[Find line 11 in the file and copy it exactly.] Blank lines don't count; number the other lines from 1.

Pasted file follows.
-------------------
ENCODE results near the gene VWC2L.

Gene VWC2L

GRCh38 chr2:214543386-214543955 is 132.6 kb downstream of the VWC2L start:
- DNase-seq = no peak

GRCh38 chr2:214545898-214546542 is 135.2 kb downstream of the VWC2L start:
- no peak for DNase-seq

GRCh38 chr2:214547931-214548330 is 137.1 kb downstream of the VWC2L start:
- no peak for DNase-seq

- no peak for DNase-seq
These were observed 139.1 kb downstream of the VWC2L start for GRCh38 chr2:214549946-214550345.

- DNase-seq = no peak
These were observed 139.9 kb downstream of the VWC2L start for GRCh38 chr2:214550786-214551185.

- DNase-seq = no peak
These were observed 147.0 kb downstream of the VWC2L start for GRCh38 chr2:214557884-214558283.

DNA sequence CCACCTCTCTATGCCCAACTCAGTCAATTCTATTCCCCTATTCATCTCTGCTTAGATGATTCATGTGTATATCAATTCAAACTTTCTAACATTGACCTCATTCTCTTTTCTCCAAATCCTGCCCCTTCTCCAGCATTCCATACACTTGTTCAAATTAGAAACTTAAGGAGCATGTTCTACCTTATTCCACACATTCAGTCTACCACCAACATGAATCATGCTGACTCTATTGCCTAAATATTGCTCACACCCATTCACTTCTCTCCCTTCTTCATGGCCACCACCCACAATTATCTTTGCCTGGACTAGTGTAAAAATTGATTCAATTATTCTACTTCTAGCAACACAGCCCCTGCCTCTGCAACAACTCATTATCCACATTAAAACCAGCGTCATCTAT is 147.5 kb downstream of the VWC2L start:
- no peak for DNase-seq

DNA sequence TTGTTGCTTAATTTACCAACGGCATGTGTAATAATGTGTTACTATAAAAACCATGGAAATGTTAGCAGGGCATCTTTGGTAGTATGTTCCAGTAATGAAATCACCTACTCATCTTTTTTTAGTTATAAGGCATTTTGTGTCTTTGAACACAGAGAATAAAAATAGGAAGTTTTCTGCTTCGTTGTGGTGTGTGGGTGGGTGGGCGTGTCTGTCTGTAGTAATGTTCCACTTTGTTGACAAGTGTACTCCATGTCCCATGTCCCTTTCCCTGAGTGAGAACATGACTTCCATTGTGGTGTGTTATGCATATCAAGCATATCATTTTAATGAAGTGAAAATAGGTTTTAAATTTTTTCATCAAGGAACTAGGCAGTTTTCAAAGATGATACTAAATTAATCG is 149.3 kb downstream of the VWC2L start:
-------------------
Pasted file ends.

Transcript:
- DNase-seq = no peak